The union that represents doormen and other workers in more than 3,000 apartment buildings in New York City reached a new contract agreement Tuesday, averting a strike that could have put thousands of tenants on hold in lobbies and dragged trash to the curb.
The agreement between Local 32BJ of the Service Employees International Union and the Realty Advisory Board on Labor Relations was announced Tuesday afternoon. It led to what would have been the first strike by the city’s union porters in more than 30 years.
The Realty Advisory Board, which represents companies that employ more than 30,000 doormen, doormen and building inspectors citywide, had sought concessions on health care premiums and other benefits, including sick pay and vacation days. The board argued that its employees were among only 5 percent of employees who do not contribute to their health insurance.
But Kyle Bragg, president of 32BJ, said those returns were deal breakers and that its members voted last week to approve a strike if no contract agreement is reached Wednesday night, when the current contract expires. The union held a meeting on Park Avenue last week attended by Governor Kathy Hochul, Senator Chuck Schumer and other elected officials.
Despite the board’s tough initial stance, the union said it ended with historically large wage increases, without giving up any benefits.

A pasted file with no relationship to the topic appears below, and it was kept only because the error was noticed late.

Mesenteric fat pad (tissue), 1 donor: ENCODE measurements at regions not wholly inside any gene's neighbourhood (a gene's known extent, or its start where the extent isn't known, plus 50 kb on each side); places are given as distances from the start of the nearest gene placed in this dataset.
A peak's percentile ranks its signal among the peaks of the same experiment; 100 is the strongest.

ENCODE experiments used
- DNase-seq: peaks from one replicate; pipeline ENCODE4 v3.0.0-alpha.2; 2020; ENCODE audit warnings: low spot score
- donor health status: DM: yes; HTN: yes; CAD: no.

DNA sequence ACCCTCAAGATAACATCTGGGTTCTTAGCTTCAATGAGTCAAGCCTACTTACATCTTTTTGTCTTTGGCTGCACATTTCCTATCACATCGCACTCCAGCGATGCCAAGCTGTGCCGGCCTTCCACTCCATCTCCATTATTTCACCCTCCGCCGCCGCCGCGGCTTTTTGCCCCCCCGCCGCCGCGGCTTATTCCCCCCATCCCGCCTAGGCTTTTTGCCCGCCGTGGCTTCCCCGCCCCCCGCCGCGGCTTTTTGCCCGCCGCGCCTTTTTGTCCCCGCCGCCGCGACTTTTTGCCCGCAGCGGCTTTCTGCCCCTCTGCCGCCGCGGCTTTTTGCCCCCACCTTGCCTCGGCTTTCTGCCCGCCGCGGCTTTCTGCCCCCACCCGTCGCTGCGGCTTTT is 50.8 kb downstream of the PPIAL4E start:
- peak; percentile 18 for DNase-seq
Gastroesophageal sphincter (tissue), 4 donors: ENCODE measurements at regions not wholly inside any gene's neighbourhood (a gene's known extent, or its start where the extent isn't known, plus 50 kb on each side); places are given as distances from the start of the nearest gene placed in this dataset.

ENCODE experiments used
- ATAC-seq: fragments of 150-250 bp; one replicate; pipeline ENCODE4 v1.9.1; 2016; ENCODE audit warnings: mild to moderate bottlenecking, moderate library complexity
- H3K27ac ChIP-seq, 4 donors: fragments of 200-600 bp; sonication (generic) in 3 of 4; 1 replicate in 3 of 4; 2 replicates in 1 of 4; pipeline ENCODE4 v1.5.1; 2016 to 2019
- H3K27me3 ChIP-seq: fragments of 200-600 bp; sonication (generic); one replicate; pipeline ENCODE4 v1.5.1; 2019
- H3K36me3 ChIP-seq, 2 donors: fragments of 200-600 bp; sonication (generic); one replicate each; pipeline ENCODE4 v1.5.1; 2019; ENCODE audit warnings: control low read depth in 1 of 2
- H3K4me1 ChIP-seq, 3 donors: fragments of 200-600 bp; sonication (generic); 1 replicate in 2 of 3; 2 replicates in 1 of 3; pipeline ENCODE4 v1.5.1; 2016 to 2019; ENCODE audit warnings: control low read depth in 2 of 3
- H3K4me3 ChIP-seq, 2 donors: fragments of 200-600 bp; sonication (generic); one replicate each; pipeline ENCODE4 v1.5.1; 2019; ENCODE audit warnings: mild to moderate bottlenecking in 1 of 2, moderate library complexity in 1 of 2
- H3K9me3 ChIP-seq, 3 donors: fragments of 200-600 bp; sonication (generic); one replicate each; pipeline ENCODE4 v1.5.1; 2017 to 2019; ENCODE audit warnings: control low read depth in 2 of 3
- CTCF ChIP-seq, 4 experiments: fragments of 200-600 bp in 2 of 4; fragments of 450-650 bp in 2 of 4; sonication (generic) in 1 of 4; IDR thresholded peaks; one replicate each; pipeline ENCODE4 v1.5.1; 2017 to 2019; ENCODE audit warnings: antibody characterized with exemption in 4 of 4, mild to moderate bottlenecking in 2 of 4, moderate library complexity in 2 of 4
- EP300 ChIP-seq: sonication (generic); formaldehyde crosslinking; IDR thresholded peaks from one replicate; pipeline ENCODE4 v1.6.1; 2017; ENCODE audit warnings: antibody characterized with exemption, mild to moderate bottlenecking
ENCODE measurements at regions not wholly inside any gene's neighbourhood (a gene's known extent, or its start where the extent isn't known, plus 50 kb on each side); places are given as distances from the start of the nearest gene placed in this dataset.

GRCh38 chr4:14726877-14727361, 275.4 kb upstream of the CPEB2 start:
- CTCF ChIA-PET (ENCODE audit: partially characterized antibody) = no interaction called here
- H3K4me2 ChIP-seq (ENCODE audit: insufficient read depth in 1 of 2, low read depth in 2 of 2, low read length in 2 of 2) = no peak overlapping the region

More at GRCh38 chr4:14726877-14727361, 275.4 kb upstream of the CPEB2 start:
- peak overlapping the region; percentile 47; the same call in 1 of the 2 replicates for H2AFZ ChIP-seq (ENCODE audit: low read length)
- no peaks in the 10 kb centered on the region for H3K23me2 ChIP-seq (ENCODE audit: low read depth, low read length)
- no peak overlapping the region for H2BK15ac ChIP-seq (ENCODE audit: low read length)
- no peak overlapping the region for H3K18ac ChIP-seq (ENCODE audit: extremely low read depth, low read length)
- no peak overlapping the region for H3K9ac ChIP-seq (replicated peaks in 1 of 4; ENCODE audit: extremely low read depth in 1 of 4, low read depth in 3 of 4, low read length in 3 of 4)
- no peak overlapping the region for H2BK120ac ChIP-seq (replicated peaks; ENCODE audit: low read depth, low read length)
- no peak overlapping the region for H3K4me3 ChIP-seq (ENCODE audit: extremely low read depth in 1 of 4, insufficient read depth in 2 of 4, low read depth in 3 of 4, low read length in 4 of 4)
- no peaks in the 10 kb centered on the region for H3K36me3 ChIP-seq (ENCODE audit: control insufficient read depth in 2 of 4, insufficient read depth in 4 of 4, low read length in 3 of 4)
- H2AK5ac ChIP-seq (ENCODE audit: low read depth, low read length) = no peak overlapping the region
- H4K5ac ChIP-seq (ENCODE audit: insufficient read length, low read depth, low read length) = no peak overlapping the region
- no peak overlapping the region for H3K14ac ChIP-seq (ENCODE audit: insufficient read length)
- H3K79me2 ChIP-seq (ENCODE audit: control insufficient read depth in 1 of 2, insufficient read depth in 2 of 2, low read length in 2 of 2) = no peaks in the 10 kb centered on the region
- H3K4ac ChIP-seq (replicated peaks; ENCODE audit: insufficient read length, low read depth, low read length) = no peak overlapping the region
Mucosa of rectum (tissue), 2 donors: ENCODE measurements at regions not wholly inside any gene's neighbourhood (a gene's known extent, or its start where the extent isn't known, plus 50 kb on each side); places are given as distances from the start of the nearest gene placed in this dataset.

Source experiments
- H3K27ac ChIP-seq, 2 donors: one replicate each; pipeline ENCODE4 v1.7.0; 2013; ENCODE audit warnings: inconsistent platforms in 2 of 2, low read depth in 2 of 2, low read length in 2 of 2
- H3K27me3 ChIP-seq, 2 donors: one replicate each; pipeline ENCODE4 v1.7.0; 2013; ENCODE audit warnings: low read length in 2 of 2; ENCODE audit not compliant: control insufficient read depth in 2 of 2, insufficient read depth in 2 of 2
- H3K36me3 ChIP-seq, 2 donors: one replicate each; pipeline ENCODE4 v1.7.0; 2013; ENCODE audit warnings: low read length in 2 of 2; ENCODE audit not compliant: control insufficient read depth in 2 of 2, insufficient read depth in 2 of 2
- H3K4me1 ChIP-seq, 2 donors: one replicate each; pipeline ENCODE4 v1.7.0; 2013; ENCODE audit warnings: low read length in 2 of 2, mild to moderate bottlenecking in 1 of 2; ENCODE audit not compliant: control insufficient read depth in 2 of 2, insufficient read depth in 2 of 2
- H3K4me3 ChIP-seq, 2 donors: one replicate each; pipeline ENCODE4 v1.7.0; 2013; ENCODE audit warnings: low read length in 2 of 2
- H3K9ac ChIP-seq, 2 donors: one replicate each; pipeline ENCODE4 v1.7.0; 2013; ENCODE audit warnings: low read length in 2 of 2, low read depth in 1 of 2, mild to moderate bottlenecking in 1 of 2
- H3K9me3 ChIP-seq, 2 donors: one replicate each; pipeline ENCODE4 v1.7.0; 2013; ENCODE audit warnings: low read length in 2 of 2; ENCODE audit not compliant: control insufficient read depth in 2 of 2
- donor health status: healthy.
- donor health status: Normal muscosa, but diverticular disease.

Annual pay increases averaging 3 percent over four years will bring the pay for a typical doorman (most doormen are men) to about $62,000 by the end of the contract, the two sides announced. The deal also includes a one-time bonus of $3,000 this year, they said.
“We have a deal!” Mr Bragg said in a statement. “We’ve struck a deal that protects healthcare, without premium sharing. We’ve made a deal that protects paid time off. We have struck a deal that will provide the economic security our members need at a time of rising inflation.”
Bragg said the contract honored the “indispensable” contributions and sacrifices made by 32BJ’s members during the pandemic. “They were there to keep our buildings running and our communities safe when the city needed them most,” he said.
Howard Rothschild, chairman of the Realty Advisory Board, said the agreement was fair and would continue to create and support middle-class jobs for more than 30,000 workers for the next four years.
“The agreement builds on the important work RAB and 32BJ have done together during the pandemic – protecting jobs and preserving solid health benefits – and further demonstrates the industry’s respect and appreciation for our essential workers with a substantial bonus,” said the Mr Rothschild.
“We would like to thank all the housing service professionals for their tireless dedication and commitment during a tremendously challenging time,” he added.